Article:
2. the 15th day after the “purchaser” receives the documents specified under the item 3 of the Payment Schedule i.e. 16 June 2013.  

If “purchaser”, as used by the New SPA, means the original purchaser and it is believed that this is the case, then this would mean that expiry of the defects liability period is now extended to 16 June 2013. On the face of it, this extension appears unfair to the developer, who due to a subsale, has to be liable for defects for an extra 16 days. Perhaps developers can take some comfort in the fact that the defects liability period will not be extended for more than 16 days.  

The effect of a sub-sale on the delivery of vacant possession deadline

Clause 12.1 of the Former SPA specifies the deadline by which the developer has to serve the notice to take vacant possession of the unit (Transfer Date), which is usually combined with the notice calling for payment under Item 3(b) of the Payment Schedule in Clause 5 (TOP Progress Payment Notice).  

Under the New SPA (to be entered into after a sub-sale), Clause 12.1(a) specifies the deadline for the delivery of vacant possession of the unit (Vacant Possession Date), which delivery can naturally only take place after the developer has received the sum owing to it under the TOP Progress Payment Notice.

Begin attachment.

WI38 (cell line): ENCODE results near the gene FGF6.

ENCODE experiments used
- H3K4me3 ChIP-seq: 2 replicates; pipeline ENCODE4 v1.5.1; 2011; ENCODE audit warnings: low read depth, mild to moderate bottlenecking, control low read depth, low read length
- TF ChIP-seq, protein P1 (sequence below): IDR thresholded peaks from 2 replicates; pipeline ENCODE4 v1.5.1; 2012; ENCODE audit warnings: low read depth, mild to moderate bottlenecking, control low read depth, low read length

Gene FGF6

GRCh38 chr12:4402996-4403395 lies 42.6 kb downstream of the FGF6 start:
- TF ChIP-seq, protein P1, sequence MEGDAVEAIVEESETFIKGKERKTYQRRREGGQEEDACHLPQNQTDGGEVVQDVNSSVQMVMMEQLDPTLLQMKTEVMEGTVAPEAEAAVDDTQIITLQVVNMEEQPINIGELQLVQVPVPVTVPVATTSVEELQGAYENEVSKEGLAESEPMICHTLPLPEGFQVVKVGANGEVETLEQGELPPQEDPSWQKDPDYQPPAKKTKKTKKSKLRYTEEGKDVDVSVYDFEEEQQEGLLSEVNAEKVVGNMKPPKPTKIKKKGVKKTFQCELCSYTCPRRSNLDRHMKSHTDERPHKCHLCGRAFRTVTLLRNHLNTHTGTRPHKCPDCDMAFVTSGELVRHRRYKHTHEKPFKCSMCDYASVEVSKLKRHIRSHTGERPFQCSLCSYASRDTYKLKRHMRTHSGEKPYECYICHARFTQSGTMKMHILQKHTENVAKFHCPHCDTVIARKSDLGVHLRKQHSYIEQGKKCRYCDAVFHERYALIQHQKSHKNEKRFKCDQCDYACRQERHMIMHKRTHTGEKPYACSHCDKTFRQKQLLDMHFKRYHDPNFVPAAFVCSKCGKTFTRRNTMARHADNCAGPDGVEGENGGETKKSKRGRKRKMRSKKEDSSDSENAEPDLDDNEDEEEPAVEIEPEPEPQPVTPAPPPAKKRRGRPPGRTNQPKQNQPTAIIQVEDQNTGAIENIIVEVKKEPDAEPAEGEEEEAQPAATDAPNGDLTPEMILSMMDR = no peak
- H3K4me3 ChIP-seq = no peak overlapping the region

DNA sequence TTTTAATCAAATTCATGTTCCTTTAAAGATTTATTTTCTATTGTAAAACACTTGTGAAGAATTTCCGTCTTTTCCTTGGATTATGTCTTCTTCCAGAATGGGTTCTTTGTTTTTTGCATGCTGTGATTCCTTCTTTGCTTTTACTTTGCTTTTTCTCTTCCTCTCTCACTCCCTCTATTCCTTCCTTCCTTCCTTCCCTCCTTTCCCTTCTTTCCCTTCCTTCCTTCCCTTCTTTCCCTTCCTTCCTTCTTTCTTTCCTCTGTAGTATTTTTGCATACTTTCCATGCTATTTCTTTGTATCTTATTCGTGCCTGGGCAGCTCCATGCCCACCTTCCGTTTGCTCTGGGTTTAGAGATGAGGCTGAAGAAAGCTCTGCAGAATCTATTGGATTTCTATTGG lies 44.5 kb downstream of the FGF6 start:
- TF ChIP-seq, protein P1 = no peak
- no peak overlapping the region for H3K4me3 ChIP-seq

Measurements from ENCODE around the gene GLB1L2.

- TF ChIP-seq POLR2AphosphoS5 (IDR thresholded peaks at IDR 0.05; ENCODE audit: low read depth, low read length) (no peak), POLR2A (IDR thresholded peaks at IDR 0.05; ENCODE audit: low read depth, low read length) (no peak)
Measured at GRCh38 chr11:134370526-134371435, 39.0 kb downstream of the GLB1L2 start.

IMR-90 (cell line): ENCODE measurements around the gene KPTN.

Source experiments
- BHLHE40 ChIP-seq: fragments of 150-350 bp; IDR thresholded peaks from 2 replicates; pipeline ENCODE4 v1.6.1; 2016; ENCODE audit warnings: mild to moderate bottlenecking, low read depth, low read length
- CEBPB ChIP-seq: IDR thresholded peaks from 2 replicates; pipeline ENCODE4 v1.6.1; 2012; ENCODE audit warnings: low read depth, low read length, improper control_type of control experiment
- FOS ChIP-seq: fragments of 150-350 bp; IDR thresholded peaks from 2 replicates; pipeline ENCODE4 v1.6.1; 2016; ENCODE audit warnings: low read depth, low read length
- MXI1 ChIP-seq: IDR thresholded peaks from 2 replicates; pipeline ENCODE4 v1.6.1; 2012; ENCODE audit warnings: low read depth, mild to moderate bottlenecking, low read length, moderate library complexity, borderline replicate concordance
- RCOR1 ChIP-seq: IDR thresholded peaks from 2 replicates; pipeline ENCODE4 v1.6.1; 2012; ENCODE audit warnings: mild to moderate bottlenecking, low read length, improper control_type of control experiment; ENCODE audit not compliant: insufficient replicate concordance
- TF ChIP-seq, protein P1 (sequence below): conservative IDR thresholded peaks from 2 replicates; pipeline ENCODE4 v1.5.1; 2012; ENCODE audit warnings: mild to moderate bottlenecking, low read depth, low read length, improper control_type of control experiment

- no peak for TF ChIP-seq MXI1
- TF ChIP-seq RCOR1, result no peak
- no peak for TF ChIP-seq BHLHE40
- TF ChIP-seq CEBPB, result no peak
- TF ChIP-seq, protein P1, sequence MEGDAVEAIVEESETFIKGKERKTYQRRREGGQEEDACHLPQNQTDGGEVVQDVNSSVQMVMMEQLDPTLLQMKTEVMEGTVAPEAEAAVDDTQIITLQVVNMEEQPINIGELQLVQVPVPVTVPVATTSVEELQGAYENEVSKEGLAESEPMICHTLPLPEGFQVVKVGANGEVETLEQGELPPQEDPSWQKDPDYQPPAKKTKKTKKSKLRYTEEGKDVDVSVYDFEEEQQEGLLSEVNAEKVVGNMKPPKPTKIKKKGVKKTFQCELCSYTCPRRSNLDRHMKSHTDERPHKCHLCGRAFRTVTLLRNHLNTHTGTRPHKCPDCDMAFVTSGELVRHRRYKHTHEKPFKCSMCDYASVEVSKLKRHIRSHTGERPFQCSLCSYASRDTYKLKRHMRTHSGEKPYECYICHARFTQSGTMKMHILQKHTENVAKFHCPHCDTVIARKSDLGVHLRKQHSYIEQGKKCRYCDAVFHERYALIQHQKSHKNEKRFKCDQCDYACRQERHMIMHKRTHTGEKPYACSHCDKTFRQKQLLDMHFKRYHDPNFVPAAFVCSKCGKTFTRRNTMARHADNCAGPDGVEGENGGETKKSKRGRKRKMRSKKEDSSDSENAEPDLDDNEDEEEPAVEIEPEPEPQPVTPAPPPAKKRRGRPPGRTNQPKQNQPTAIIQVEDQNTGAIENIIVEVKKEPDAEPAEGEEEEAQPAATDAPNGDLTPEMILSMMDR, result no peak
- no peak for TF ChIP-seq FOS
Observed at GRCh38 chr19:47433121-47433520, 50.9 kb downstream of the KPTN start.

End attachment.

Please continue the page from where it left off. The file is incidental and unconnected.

Under the New SPA, the deadline for service of the TOP Progress Payment Notice may be derived from Clause 12.5(a), which in other words, should not be later than 36 days before the Vacant Possession Date.

Therefore, in the event of a sub-sale, where the original purchaser’s sale and purchase agreement was in the format of the Former SPA and the sub-sale is in the format of the New SPA, in order to put the developer in the same position before and after the sub-sale, the Vacant Possession Date to be specified in Clause 12.1(a) of the New SPA ought not be the same as the Transfer Date specified in Clause 12.1 of the Former SPA.